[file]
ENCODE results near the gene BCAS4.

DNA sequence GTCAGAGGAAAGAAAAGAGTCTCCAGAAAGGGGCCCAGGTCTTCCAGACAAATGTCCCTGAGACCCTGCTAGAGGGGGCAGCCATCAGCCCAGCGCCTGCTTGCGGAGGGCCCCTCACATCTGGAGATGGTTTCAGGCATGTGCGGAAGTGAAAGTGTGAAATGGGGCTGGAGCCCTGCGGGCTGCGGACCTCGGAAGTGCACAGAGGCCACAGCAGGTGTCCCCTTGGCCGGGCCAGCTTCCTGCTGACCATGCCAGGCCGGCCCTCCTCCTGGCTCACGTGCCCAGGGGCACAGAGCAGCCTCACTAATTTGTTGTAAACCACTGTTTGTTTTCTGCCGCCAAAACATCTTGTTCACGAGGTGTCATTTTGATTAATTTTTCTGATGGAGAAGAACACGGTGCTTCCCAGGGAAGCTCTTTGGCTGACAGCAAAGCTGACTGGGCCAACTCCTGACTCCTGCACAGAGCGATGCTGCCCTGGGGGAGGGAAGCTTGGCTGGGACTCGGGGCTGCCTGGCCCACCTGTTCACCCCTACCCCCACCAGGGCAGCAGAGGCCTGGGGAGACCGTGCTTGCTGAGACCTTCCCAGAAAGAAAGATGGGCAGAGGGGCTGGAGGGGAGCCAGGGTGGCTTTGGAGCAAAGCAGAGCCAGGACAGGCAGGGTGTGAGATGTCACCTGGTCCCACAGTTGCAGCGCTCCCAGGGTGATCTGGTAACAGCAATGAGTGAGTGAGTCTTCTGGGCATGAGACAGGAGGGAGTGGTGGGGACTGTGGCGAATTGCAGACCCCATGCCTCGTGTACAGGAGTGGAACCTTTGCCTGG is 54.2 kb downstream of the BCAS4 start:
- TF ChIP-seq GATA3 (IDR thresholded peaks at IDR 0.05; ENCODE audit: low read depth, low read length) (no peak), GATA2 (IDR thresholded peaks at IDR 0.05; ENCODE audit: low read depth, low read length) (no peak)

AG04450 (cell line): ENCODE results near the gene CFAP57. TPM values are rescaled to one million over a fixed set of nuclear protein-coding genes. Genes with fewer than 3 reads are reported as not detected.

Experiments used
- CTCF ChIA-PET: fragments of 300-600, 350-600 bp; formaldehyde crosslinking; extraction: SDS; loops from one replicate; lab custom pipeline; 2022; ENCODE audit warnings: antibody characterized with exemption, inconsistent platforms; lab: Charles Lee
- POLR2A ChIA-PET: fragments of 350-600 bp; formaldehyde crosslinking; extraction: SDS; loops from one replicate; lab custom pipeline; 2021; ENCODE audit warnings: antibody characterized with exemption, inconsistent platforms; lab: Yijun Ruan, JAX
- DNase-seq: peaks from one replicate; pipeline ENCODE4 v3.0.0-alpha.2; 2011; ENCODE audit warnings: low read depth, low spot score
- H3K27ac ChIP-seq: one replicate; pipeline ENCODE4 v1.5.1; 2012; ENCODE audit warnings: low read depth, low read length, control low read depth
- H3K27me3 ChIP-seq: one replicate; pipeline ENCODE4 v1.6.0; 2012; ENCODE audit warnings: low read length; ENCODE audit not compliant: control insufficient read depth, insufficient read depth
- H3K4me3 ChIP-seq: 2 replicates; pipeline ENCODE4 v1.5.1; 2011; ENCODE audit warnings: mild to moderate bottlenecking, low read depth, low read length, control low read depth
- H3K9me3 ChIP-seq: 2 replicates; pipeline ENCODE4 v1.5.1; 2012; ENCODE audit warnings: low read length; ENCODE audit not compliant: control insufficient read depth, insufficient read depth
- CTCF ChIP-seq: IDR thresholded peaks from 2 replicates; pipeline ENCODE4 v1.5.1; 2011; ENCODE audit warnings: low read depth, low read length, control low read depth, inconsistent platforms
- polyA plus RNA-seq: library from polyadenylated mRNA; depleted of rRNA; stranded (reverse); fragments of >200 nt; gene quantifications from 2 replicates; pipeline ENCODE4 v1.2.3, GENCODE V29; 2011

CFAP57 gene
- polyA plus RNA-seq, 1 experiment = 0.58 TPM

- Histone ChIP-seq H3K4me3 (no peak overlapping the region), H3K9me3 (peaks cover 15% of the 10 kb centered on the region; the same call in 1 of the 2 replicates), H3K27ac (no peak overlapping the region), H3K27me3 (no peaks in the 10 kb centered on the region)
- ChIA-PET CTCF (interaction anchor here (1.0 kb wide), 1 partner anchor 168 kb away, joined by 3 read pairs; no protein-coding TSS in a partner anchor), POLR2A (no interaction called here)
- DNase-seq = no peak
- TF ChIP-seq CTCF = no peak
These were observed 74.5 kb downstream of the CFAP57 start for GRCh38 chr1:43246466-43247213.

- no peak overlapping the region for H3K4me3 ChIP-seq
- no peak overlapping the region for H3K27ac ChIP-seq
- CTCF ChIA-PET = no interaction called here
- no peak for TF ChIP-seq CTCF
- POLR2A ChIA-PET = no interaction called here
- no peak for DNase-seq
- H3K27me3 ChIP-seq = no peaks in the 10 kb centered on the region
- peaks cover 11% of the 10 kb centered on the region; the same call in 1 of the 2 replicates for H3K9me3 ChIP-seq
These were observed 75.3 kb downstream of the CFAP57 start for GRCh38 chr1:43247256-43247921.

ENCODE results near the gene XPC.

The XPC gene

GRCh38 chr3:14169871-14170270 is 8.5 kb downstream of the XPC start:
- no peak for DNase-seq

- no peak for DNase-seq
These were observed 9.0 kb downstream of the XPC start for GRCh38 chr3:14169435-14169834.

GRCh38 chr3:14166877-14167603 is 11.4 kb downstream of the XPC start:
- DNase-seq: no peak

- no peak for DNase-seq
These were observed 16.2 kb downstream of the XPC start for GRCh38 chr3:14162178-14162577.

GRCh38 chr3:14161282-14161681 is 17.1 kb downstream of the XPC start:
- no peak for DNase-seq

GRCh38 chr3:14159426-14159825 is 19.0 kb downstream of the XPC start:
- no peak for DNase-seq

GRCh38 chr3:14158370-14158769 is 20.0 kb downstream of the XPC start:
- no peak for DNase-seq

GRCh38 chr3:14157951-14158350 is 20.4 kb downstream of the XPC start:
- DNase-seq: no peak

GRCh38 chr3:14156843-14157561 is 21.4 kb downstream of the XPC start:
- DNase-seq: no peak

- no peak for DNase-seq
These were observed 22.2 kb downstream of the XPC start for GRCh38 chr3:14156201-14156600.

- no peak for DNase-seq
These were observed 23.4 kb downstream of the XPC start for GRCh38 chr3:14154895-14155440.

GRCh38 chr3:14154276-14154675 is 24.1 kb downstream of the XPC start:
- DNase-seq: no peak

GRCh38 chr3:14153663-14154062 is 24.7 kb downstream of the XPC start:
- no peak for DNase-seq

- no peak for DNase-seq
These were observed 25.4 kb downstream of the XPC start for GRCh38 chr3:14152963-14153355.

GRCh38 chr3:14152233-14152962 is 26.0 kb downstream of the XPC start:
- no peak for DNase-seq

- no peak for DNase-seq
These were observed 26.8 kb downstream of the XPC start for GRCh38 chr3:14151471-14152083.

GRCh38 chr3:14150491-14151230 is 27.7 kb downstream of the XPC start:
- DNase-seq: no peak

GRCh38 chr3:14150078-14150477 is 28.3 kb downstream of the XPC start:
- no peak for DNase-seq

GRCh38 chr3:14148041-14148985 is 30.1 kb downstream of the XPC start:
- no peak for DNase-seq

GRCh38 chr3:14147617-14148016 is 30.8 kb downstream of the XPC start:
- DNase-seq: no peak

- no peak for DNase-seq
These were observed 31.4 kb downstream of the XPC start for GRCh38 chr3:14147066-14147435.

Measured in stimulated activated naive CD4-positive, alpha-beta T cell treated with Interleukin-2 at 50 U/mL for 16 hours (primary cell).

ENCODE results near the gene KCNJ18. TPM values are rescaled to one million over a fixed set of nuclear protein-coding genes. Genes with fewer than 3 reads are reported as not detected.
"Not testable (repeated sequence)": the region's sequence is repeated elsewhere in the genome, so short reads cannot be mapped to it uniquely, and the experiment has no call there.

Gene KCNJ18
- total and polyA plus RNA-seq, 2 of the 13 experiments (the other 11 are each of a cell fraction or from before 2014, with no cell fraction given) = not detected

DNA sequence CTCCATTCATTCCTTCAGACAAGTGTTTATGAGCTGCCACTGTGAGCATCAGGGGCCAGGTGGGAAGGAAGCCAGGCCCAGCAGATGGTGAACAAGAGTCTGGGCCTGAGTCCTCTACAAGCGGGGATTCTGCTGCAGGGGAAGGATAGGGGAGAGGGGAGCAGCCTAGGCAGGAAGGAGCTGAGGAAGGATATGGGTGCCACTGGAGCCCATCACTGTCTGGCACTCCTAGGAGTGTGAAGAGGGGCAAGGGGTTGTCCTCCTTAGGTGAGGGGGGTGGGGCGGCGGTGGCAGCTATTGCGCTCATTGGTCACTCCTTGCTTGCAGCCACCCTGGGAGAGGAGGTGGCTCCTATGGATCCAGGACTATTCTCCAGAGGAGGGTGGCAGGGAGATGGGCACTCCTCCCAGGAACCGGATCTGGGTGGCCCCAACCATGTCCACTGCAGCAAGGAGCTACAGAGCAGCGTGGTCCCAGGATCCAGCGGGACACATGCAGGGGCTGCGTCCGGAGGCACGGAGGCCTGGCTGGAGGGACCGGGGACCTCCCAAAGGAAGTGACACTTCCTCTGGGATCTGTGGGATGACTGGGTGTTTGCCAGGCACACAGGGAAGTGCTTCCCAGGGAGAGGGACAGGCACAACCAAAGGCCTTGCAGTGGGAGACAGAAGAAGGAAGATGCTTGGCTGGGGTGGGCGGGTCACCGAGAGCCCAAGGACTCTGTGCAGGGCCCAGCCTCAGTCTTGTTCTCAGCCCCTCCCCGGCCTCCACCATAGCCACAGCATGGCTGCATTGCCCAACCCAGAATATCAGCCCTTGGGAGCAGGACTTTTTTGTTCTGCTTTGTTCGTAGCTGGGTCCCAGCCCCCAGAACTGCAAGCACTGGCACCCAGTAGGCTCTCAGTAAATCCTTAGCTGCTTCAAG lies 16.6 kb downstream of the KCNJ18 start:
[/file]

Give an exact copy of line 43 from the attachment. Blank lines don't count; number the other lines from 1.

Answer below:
GRCh38 chr3:14159426-14159825 is 19.0 kb downstream of the XPC start: